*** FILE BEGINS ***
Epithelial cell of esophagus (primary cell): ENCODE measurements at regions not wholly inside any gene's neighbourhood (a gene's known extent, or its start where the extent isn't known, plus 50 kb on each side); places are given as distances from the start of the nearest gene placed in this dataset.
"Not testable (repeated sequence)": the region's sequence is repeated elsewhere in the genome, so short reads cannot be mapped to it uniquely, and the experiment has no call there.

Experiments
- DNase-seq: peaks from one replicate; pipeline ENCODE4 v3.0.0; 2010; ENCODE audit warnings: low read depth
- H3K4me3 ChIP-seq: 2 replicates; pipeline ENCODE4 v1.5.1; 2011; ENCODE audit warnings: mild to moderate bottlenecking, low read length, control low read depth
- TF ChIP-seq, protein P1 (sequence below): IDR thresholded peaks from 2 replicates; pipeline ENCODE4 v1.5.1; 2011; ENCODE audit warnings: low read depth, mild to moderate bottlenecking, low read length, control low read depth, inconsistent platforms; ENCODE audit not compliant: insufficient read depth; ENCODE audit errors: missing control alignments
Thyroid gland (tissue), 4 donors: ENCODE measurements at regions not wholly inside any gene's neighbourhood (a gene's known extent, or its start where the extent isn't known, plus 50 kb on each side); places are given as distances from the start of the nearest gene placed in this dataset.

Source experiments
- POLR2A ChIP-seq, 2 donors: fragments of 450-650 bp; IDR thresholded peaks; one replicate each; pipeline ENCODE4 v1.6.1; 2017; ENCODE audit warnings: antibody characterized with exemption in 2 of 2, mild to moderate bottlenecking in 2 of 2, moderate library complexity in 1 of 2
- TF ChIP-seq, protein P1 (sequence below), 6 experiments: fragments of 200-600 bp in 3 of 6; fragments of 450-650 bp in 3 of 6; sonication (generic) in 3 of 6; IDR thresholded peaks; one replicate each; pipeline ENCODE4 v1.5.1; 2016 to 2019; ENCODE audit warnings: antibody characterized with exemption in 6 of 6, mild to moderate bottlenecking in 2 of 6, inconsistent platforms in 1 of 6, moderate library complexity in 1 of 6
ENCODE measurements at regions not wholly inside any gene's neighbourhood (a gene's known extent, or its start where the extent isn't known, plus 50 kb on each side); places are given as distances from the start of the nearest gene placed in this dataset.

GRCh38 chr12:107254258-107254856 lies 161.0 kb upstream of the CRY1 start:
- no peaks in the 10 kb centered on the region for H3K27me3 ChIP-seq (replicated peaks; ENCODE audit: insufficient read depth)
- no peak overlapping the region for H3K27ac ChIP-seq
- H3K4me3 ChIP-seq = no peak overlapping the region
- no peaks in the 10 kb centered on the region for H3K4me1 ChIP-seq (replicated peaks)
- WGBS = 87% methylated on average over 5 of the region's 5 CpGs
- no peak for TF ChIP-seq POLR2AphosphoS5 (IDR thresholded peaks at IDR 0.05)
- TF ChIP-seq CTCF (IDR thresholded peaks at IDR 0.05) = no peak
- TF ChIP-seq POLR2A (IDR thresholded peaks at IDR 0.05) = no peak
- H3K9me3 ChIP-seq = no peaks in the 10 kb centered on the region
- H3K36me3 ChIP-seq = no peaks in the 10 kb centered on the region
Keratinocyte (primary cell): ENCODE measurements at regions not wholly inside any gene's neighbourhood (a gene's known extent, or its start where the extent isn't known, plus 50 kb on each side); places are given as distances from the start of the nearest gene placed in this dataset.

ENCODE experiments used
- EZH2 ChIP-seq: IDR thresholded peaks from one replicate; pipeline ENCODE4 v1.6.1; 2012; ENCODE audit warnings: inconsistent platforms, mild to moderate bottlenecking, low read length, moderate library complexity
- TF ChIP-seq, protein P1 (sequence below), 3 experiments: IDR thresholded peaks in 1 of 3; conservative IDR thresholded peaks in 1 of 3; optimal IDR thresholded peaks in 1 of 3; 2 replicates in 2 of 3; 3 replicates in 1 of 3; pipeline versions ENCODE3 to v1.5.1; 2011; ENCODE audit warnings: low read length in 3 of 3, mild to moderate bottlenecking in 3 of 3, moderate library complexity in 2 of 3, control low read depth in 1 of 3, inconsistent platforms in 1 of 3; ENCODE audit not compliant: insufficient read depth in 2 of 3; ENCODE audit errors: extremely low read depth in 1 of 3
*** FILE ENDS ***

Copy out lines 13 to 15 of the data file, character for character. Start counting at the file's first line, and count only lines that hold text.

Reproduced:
- no peaks in the 10 kb centered on the region for H3K27me3 ChIP-seq (replicated peaks; ENCODE audit: insufficient read depth)
- no peak overlapping the region for H3K27ac ChIP-seq
- H3K4me3 ChIP-seq = no peak overlapping the region